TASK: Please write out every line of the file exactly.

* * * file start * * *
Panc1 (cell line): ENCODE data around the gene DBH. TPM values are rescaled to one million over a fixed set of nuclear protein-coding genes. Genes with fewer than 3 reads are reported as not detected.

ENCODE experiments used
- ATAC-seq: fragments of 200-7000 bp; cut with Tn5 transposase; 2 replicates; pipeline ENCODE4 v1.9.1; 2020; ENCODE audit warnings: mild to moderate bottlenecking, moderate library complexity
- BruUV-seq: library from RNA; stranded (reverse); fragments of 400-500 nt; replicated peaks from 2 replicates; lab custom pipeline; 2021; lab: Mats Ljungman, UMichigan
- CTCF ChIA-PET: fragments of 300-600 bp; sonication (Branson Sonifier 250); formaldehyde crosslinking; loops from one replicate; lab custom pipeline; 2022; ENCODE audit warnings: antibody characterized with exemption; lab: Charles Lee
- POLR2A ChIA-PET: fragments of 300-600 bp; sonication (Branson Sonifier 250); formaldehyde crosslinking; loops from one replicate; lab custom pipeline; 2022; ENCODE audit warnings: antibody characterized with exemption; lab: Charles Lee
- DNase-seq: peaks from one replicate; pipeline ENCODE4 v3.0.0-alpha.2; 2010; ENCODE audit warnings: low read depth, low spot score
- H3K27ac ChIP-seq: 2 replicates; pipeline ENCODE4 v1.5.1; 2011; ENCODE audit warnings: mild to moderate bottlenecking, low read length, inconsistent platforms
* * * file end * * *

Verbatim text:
Panc1 (cell line): ENCODE data around the gene DBH. TPM values are rescaled to one million over a fixed set of nuclear protein-coding genes. Genes with fewer than 3 reads are reported as not detected.

ENCODE experiments used
- ATAC-seq: fragments of 200-7000 bp; cut with Tn5 transposase; 2 replicates; pipeline ENCODE4 v1.9.1; 2020; ENCODE audit warnings: mild to moderate bottlenecking, moderate library complexity
- BruUV-seq: library from RNA; stranded (reverse); fragments of 400-500 nt; replicated peaks from 2 replicates; lab custom pipeline; 2021; lab: Mats Ljungman, UMichigan
- CTCF ChIA-PET: fragments of 300-600 bp; sonication (Branson Sonifier 250); formaldehyde crosslinking; loops from one replicate; lab custom pipeline; 2022; ENCODE audit warnings: antibody characterized with exemption; lab: Charles Lee
- POLR2A ChIA-PET: fragments of 300-600 bp; sonication (Branson Sonifier 250); formaldehyde crosslinking; loops from one replicate; lab custom pipeline; 2022; ENCODE audit warnings: antibody characterized with exemption; lab: Charles Lee
- DNase-seq: peaks from one replicate; pipeline ENCODE4 v3.0.0-alpha.2; 2010; ENCODE audit warnings: low read depth, low spot score
- H3K27ac ChIP-seq: 2 replicates; pipeline ENCODE4 v1.5.1; 2011; ENCODE audit warnings: mild to moderate bottlenecking, low read length, inconsistent platforms